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Dick Thornburgh


Dick Thornburgh Pennsylvania Governor Dick Thornburgh had been in office a mere 68 days when he came face-to-face with the biggest crisis of his professional life. Retired Colonel Oran Henderson, the head of Pennsylvania's Emergency Management Agency, informed Thornburgh of the incident at Three Mile Island on the morning of March 28, 1979. "The minute I heard that there had been an accident at a nuclear facility, I knew we were in another dimension," Thornburgh later recalled. He was a Republican governor of a largely Democratic state, a career attorney who had risen through the ranks to gain national prominence as United States Assistant Attorney General. But in March, 1979, in his new role as Governor of Pennsylvania, Thornburgh would gain a level of media exposure he had never seen before. Thornburgh knew next to nothing about nuclear power, radiation, or evacuation management. Still, he found himself in a position of having to assure the citizens of his state that everything was, or soon would be, under control. Working against him was the fact that he was being given information by officials at Three Mile Island, Metropolitan Edison Company, and the Nuclear Regulatory Commission that was often incomplete, contradictory, and confusing.

On Thursday, March 29, Thornburgh made his first public comments since the accident occurred. "Good afternoon, I'd like to address my initial remarks to the people of central Pennsylvania. I believe, at this point, that there is no cause for alarm, nor any reason to disrupt your daily routine, nor any reason to feel that public health has been affected by the events on Three Mile Island. This applies to pregnant women, this applies to small children and this applies to our food supplies. I realize that you are being subjected to a conflicting array of information from a wide variety of sources. So am I. I spent virtually the entire last 36 hours trying to separate fact from fiction about this situation. I feel that we have succeeded on the more important questions." Thornburgh had dispatched his Lieutenant Governor, William Scranton, to Three Mile Island to bring back a first-hand assessment. Scranton's visit seemed encouraging. He told Thornburgh that the problem seemed fixable.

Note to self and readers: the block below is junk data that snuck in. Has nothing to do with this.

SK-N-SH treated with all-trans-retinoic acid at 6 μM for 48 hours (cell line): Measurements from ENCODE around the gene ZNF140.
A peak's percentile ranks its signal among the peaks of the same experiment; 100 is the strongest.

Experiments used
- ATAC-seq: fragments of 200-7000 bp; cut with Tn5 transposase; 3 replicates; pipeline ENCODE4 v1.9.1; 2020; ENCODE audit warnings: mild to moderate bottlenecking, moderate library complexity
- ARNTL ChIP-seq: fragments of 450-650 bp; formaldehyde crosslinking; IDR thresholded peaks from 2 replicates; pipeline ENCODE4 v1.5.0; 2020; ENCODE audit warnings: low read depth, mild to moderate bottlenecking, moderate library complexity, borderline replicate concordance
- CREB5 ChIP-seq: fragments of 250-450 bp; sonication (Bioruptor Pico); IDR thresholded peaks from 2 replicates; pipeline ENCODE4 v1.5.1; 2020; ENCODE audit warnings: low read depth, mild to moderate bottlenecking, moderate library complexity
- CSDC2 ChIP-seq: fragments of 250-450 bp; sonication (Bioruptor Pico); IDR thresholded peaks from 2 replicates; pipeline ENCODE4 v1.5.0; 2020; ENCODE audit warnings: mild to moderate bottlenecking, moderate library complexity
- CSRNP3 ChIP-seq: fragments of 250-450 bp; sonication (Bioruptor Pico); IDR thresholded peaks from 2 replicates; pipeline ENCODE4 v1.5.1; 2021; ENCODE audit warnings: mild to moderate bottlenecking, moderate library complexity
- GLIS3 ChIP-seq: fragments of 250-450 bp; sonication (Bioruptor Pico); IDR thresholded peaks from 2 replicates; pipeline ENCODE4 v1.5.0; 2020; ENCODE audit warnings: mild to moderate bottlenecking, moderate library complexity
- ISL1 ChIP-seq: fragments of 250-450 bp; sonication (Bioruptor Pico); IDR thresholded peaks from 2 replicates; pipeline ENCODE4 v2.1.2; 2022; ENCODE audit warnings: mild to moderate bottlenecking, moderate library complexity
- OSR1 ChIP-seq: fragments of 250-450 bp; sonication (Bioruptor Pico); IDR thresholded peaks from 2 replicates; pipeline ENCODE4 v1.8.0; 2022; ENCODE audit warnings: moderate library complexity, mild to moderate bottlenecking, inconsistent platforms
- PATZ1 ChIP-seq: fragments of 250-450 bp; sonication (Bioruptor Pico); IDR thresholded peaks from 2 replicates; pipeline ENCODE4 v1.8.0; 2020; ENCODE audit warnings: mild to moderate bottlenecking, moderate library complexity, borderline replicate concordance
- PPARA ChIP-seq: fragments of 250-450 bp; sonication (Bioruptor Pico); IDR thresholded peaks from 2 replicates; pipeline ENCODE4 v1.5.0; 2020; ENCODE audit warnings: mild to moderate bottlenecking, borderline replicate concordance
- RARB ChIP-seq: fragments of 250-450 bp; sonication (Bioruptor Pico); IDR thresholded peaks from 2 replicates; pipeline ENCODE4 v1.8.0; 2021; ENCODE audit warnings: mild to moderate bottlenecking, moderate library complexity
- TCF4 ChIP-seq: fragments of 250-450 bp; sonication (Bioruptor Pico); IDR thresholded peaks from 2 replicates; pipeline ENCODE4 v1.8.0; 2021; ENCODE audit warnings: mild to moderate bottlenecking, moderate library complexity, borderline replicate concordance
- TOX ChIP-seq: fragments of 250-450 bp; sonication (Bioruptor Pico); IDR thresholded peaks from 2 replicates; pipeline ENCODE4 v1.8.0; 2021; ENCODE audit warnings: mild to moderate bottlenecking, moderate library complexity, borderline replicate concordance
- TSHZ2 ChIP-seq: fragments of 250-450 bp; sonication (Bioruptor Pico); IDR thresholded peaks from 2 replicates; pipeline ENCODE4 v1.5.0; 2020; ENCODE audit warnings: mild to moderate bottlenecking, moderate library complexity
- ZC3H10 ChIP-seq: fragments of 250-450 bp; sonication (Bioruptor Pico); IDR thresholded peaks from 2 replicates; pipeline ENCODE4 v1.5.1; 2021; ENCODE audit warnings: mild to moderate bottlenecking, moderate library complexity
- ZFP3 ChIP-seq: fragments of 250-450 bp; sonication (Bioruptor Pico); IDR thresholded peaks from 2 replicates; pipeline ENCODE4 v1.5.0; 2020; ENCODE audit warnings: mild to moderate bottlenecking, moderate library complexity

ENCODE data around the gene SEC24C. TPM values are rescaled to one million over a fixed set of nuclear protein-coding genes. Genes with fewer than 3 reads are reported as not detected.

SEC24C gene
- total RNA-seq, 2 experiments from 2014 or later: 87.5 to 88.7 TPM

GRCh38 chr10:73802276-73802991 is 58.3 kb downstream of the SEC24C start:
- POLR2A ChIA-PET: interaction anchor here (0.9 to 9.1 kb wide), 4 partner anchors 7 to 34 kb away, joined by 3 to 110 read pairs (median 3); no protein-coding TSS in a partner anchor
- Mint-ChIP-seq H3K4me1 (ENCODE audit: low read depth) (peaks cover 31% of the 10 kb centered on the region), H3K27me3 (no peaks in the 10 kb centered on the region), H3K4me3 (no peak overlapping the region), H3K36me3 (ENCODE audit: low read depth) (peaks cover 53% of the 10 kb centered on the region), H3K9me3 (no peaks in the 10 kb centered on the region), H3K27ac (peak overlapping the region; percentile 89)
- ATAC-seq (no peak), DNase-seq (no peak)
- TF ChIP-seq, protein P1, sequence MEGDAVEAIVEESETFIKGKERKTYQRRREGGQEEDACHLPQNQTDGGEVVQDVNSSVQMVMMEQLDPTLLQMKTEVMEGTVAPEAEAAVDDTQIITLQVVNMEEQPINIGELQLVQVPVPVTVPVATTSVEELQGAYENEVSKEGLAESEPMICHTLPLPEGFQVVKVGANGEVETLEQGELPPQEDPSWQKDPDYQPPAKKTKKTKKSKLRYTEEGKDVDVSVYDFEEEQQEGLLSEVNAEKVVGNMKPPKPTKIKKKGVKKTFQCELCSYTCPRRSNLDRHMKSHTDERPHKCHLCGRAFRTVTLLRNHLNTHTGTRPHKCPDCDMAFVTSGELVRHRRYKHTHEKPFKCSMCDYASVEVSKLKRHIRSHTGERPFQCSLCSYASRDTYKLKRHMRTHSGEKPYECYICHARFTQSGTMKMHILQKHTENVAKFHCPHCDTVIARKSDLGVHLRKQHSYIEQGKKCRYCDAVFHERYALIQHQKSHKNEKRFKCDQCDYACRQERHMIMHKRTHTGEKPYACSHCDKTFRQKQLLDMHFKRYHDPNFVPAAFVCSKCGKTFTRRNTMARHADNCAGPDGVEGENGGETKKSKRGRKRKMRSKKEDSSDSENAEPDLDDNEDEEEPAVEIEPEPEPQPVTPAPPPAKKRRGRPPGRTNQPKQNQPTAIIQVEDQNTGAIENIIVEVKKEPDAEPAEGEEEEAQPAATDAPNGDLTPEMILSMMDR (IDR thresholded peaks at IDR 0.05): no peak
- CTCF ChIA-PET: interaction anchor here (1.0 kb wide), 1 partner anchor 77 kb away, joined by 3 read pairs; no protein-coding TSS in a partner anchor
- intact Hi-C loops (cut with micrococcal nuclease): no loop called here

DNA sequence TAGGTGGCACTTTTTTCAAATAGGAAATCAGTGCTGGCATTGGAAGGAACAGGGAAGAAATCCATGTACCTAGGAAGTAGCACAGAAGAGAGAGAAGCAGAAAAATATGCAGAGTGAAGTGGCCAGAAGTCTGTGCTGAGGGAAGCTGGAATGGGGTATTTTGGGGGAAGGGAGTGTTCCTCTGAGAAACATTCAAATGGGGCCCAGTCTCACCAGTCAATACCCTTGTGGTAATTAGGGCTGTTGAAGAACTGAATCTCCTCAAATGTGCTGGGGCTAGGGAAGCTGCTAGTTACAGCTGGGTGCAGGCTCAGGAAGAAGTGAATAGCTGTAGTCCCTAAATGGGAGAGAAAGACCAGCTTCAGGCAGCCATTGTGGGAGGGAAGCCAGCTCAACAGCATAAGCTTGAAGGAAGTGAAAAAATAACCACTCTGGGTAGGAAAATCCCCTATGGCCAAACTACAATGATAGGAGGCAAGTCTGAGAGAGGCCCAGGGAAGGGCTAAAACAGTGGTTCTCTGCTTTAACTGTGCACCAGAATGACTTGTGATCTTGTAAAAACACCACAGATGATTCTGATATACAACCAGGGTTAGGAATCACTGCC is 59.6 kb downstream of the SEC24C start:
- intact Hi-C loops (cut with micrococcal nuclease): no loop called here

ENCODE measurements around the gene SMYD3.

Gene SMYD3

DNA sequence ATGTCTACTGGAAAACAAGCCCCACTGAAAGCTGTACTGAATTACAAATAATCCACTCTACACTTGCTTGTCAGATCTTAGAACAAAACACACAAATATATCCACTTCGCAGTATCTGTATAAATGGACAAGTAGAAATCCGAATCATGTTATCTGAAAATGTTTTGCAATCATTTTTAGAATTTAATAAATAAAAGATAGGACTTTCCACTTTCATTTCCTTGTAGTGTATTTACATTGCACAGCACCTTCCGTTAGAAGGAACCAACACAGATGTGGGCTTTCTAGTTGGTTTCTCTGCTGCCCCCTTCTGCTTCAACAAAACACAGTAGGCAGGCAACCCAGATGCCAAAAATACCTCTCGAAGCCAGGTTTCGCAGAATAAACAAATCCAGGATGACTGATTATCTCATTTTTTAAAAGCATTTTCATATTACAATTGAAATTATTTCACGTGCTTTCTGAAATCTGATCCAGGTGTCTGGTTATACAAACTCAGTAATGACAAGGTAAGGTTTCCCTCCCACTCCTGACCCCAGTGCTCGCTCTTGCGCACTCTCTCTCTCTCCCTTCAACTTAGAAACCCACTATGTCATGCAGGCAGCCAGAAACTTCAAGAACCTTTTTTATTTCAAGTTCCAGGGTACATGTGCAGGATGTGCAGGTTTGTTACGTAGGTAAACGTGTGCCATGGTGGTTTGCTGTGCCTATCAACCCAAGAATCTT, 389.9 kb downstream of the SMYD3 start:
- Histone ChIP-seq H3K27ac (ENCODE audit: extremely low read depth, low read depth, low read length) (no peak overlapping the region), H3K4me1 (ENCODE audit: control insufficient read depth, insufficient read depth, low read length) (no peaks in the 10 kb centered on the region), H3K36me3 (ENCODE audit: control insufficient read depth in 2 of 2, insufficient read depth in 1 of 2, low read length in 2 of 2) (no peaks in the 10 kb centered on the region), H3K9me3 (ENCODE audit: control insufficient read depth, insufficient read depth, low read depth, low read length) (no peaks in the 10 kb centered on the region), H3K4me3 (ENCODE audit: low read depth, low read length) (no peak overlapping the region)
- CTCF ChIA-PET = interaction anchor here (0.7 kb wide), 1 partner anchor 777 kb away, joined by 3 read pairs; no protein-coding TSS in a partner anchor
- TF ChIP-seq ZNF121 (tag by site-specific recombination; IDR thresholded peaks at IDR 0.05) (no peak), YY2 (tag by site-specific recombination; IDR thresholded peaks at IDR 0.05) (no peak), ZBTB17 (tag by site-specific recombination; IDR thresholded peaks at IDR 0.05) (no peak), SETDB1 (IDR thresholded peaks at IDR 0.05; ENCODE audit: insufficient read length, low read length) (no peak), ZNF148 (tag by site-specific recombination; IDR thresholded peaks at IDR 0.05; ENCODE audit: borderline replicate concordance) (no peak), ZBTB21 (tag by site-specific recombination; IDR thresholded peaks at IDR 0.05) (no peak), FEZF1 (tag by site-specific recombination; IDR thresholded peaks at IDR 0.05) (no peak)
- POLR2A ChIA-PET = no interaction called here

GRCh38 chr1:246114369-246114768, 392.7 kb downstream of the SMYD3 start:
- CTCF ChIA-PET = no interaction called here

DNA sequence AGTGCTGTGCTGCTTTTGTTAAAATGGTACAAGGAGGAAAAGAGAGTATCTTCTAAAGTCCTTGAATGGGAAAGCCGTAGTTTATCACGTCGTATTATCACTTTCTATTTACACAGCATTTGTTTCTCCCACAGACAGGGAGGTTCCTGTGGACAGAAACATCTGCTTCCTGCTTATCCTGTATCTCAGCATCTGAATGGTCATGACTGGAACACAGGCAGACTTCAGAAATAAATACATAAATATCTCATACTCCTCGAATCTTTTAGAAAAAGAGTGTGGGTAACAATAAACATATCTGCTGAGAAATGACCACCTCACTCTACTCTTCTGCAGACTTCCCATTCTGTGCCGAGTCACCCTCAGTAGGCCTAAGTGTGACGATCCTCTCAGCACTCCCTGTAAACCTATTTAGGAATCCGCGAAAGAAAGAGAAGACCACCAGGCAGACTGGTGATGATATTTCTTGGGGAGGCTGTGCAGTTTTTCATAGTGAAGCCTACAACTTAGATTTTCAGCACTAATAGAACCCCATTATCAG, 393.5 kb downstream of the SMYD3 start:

What little relief Thornburgh felt at hearing Scranton's report, dissolved the next day when it was reported that a large burst of radioactive gas had escaped from Three Mile Island. Suddenly, Thornburgh was placed in the position of having to make a decision regarding a recommendation from Washington, D.C., to evacuate thousands of people from the area surrounding the plant. Adding to the surreal atmosphere in Harrisburg that day was the sounding of an air raid siren that rang out through the capital city. "That siren was like a knife in my chest," Thornburgh recalled. "I thought, 'What on Earth? Where did that come from?'" The ringer of the siren never came forward. Even though the release of radioactive gas was found to have been overstated, Thornburgh, on the advice of NRC Chairman Joseph Hendrie, advised the evacuation "of pregnant women and pre-school age children...within a five-mile radius of the Three Mile Island facility until further notice." Within days, 140,000 people fled the area.

On April 1, Thornburgh accompanied President Jimmy Carter on a tour of Three Mile Island. The outcome of the accident was still uncertain, but Thornburgh and Carter knew that their appearance might boost local morale. It was not until April 9 that the Governor felt confident enough to call back any pregnant women and pre-school children who had evacuated the area.



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